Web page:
Fukada has made a name for himself by taking simple revenge dramas and slowing them down (and/or complicating them) to the point where the protagonists start to feel as if they’re fueled by sheer inertia; their retribution doesn’t matter, only their inability to stop it. Ichiko’s problems begin when she divides herself into different personas. Everything was fine when she only had one role to play, even if blurring the lines between nurse and family member eventually blew up in her face.
By the time she’s rebranded herself as Risa, her persona is splintered into several parts that she doesn’t recognize. Was there always a darkness hiding beneath her kind veneer, or is she allowing her own nature to be mangled by her own misfortune?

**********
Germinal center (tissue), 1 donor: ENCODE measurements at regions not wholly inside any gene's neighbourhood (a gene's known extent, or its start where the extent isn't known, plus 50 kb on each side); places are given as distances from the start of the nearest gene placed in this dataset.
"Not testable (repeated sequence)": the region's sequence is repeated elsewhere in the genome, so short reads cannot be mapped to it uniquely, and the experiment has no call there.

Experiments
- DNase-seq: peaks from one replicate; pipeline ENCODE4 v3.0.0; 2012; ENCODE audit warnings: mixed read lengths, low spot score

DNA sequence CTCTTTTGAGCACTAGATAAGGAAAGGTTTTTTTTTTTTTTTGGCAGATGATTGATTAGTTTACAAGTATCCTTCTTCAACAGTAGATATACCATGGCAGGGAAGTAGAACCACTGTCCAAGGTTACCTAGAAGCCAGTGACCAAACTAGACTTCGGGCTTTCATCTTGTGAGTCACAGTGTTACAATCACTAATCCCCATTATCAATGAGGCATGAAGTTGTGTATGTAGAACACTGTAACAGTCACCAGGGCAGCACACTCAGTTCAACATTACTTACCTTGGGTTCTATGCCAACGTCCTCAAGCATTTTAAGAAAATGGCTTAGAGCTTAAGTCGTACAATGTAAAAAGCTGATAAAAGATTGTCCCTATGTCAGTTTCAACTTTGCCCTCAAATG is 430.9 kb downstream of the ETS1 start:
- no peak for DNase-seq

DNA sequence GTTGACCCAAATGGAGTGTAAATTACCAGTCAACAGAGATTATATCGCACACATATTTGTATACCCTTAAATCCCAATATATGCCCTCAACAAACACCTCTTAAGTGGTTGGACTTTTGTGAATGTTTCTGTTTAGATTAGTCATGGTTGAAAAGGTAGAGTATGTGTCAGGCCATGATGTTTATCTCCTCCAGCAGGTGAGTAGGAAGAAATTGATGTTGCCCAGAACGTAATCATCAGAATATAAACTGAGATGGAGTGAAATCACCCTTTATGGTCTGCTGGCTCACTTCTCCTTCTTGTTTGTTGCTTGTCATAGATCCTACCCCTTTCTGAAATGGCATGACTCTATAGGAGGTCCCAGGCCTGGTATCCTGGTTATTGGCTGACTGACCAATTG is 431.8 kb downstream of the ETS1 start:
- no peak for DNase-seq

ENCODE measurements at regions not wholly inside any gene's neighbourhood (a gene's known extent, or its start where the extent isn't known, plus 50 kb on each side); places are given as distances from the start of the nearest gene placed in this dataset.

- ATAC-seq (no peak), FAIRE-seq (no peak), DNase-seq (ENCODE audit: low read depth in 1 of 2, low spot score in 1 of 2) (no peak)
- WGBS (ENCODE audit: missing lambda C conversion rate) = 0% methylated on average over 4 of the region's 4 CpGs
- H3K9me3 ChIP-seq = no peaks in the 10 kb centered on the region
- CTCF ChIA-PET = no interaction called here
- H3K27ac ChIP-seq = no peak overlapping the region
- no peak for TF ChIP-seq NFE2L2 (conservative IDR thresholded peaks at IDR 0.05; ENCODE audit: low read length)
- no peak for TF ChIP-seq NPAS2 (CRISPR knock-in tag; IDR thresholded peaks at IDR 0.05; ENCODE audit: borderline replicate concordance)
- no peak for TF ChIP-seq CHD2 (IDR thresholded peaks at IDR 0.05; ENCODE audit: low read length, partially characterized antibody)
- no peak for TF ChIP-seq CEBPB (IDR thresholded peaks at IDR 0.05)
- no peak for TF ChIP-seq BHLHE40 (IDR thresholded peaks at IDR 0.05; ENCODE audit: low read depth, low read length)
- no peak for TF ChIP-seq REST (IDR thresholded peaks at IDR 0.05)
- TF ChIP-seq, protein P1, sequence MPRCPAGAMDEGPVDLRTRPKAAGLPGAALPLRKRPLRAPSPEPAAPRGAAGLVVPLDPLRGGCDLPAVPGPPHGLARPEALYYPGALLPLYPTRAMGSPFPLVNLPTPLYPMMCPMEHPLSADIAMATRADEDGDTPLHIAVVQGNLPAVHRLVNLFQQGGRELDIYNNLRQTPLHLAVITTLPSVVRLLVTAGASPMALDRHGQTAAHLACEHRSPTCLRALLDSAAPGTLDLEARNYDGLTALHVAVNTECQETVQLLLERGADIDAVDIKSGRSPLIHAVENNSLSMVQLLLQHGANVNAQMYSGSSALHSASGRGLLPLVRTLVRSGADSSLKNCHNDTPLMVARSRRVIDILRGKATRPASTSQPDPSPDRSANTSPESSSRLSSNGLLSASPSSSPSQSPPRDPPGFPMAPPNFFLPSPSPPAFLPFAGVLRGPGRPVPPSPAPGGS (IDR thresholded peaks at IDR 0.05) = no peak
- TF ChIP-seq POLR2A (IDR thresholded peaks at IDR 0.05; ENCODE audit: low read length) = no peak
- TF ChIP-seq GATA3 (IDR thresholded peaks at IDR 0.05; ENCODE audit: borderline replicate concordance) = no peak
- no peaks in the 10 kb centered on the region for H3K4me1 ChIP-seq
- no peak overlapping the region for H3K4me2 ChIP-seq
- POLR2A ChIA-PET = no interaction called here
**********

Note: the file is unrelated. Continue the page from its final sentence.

Fukada doesn’t pick sides, though he has fun with the fact that viewers will always strain to like a lead character. Perverse asides — such as the Lynchian scene in which Risa gets on all fours in her empty apartment and barks at the wall like a frightened dog — help destabilize our read on who she really is, and briefly twist the film’s sterile aesthetic into something awful, as if Fukada were wringing all the demons out (Tsutsui has worked with the director before, and the constant tremor of her unsettling performance reflects a deep understanding of a story that requires its heroine to be scary and also frightened of herself).